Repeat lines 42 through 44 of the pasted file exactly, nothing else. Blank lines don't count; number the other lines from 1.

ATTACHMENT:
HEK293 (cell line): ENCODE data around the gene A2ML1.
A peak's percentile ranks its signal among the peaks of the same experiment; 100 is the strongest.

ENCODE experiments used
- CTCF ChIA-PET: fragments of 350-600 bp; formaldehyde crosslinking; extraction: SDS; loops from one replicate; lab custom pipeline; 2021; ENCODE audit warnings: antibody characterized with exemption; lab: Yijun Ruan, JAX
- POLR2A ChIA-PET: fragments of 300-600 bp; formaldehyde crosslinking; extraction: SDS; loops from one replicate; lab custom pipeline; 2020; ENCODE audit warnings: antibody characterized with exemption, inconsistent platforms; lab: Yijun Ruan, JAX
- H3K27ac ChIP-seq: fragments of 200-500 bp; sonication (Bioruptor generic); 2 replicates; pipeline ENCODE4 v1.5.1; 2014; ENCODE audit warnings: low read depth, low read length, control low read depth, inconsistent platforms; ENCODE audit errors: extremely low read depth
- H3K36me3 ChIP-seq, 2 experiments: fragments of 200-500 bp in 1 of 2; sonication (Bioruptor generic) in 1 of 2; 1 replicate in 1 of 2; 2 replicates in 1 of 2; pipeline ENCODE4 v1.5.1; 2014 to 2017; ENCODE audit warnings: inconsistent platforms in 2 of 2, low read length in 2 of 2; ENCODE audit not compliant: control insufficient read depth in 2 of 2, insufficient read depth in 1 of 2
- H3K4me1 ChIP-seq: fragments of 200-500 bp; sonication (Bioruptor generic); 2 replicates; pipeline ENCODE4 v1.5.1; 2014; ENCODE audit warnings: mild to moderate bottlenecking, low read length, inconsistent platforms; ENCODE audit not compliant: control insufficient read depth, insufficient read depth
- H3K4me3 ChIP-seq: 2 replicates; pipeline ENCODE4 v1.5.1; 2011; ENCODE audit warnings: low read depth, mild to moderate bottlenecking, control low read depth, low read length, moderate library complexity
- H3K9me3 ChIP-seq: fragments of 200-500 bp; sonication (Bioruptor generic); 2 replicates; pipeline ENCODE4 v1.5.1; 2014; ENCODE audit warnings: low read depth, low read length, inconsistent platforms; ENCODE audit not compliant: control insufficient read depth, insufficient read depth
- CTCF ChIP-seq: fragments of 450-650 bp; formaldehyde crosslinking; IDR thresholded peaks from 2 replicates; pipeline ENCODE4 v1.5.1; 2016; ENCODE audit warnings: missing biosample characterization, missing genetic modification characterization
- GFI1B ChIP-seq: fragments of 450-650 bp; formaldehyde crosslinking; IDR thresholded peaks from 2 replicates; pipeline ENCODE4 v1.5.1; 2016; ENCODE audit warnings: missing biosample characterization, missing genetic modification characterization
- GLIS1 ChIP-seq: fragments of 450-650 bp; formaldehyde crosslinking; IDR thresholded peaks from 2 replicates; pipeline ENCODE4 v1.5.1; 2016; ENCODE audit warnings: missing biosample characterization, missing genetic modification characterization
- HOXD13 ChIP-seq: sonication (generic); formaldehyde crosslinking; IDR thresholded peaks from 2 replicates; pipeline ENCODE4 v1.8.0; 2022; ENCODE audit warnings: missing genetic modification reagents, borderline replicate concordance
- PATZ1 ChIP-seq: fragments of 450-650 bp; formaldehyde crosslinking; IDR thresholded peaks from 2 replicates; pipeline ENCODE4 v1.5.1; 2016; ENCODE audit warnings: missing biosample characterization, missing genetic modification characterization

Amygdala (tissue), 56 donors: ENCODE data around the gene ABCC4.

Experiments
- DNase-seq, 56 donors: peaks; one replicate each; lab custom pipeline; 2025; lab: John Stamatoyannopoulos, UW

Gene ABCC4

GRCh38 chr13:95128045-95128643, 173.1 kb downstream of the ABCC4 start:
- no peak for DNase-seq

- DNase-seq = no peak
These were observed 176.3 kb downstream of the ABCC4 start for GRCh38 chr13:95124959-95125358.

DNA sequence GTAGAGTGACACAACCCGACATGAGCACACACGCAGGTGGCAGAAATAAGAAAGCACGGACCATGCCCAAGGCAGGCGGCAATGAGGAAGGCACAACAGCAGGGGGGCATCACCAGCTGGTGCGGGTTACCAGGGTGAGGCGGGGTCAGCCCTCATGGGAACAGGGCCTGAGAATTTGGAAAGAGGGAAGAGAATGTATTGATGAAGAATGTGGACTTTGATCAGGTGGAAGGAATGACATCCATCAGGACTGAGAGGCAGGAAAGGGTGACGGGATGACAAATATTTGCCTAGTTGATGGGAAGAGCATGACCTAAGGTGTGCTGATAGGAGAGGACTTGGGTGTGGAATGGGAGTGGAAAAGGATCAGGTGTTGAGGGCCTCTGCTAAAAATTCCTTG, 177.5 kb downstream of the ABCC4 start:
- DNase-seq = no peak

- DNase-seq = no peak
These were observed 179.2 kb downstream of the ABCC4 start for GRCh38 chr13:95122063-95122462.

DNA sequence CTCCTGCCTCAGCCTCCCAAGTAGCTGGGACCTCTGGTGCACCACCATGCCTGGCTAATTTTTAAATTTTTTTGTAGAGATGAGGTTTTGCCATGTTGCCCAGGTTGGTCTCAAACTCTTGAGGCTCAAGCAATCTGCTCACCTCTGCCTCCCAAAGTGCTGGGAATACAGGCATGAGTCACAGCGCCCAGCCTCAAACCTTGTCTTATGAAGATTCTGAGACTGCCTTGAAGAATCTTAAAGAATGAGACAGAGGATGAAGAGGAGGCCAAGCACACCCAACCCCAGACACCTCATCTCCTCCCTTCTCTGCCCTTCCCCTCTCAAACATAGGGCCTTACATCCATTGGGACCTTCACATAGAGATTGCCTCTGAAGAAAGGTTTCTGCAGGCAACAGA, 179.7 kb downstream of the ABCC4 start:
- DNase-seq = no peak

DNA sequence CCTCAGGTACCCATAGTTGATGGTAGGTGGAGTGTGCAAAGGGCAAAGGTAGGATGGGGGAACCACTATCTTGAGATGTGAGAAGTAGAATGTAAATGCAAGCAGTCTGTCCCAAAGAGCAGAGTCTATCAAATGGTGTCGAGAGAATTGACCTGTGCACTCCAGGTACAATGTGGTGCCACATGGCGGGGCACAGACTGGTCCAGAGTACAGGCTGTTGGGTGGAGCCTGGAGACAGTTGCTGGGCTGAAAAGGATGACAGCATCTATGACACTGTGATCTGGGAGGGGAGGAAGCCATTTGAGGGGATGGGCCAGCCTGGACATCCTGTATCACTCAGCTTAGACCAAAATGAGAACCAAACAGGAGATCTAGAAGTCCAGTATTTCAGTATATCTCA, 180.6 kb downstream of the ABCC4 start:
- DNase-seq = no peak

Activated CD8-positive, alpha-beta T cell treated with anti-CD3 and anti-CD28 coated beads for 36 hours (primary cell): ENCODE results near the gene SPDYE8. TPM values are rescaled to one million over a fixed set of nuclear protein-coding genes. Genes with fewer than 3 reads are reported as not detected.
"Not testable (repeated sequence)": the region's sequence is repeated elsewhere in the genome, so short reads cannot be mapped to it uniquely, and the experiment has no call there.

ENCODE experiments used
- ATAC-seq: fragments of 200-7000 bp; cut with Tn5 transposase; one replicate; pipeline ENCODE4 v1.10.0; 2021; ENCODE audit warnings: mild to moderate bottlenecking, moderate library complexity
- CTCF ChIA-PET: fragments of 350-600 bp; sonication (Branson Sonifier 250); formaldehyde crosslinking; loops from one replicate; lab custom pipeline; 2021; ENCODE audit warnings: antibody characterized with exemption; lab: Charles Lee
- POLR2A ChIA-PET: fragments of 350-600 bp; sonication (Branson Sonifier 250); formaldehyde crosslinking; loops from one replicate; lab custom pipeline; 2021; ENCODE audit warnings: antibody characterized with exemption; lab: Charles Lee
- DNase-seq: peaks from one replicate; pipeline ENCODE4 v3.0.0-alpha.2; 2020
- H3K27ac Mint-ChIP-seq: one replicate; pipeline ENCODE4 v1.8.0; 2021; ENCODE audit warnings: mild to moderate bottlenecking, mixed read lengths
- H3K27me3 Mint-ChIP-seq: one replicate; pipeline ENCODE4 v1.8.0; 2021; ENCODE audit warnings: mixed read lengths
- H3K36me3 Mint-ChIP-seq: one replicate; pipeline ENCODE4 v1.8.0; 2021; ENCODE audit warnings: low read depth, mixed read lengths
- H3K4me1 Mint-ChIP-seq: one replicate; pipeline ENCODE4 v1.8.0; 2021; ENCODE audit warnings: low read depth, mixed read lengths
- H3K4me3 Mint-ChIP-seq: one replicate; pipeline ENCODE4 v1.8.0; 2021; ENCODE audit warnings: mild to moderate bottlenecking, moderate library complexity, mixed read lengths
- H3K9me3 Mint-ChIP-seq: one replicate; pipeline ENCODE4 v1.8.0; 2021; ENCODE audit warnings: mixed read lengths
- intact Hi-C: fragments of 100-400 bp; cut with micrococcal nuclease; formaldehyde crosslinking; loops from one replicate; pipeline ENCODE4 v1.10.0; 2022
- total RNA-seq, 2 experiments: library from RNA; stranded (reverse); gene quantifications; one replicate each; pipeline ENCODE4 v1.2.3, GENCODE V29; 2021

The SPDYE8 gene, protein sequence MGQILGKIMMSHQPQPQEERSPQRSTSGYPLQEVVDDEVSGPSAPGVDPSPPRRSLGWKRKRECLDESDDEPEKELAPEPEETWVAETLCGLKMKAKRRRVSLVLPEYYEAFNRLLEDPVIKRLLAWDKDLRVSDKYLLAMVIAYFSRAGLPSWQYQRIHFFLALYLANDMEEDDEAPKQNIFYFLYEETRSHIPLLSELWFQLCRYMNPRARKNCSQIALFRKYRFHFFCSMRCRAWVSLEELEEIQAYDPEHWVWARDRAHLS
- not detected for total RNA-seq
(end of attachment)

- H3K4me1 Mint-ChIP-seq: one replicate; pipeline ENCODE4 v1.8.0; 2021; ENCODE audit warnings: low read depth, mixed read lengths
- H3K4me3 Mint-ChIP-seq: one replicate; pipeline ENCODE4 v1.8.0; 2021; ENCODE audit warnings: mild to moderate bottlenecking, moderate library complexity, mixed read lengths
- H3K9me3 Mint-ChIP-seq: one replicate; pipeline ENCODE4 v1.8.0; 2021; ENCODE audit warnings: mixed read lengths